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Free Basics and what the debate is all about

By Business Standard
December 31, 2015 12:17 IST
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Much of the loudest opposition comes from those in the start-up world, who fear this would put them at a disadvantage in reaching new users

Both supporters and opponents of Facebook's "Free Basics" plan, in which the giant company makes a set of stripped-down websites satisfying certain technical requirements free to internet users, have been especially vocal. While Facebook has taken out giant advertisements in the media, opponents have flooded social networks.

The stakes are high at the moment because the Telecom Regulatory Authority of India, or Trai, put Free Basics on hold recently pending public consultation. The opponents of Free Basics are understandably concerned that Facebook, a powerful multinational corporation, could through Free Basics mediate the digital access of millions of poor Indians.

In the activists' terminology, this creates a "walled garden" of sites that Facebook would control. Much of the loudest opposition comes from those in the start-up world, who fear this would put them at a disadvantage in reaching new users. They also claim that it violates a principle - that of "net neutrality", in which the whole internet should be available to all.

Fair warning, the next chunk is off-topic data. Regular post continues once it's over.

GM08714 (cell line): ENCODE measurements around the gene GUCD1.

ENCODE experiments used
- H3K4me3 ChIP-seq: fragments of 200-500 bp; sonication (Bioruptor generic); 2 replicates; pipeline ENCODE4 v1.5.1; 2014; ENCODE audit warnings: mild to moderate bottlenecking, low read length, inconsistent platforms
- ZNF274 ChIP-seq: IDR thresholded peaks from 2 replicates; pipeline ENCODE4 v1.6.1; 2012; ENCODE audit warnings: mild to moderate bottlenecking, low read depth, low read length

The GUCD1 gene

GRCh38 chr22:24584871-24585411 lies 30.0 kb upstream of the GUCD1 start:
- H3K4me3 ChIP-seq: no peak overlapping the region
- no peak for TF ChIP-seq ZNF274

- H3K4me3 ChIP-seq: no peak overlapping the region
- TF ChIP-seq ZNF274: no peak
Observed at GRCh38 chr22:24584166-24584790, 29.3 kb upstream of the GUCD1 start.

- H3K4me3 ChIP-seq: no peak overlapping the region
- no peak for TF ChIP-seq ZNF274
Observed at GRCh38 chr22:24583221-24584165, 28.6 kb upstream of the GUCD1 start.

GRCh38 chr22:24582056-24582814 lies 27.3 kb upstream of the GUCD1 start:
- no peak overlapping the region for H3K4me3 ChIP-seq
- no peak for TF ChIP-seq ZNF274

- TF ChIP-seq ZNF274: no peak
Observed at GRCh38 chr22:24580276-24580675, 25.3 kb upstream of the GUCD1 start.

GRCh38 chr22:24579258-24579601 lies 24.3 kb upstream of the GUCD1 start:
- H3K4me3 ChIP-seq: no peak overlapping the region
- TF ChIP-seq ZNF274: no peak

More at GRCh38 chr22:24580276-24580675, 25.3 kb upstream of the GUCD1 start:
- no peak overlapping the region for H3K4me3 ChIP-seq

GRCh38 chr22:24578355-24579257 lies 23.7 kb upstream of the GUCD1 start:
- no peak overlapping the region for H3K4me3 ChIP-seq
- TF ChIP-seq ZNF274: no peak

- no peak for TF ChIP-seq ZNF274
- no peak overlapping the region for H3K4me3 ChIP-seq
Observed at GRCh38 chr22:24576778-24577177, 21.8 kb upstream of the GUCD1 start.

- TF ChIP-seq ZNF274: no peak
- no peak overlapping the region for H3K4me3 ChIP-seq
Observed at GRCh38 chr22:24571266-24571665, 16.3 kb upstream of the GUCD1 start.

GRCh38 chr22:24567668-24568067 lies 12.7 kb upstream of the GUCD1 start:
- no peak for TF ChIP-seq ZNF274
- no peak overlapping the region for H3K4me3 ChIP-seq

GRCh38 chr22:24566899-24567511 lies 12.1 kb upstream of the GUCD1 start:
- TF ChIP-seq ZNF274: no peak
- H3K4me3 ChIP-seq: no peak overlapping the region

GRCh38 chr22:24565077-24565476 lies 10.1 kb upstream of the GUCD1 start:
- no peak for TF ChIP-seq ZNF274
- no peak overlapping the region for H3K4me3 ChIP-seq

As in many such debates, few actually speak for consumers. While Facebook claims to be doing this on behalf of the millions who do not have access to the internet, it is never wise to assume big companies are acting in anything but their own interests.

Meanwhile, the opponents of Free Basics have no answer to the simple principle that consumers should be free to choose to take a corporate subsidy, as long as it does not restrict their access to existing paid alternatives.

When they say the internet should be unrestricted for "users", the users they actually seem to mean are those providing services to consumers. Real users - consumers - will of course continue to have access to unrestricted internet, if they pay for it as before.

It is Trai's responsibility to sift through these arguments. In particular, it should take into account the fact that consumer choice and the development of a connected India are its paramount responsibility. It is difficult to see how permitting Free Basics violates that responsibility. Nor does this appear to be a competition issue, given that nothing stops Facebook's competitors - Google, say, or a consortium of Indian start-ups - from offering competing free services.

If there is a case of competition being restricted, surely that should in any case be subjected to the competition regulator's scrutiny. In essence, what is being asked for by anti-Free Basics voices is that the government use clauses in the telecom licence agreement that permit arbitrary state action, and that it use these clauses in order to restrict consumer choice.

If carried out, this would be a dangerous precedent. Indeed, using government power to restrict consumer choice is usually the worst option. If the regulator, or a section of India's digital community, is concerned about the long-term implications of Facebook providing Indians free internet, they should work to develop an indigenous alternative.

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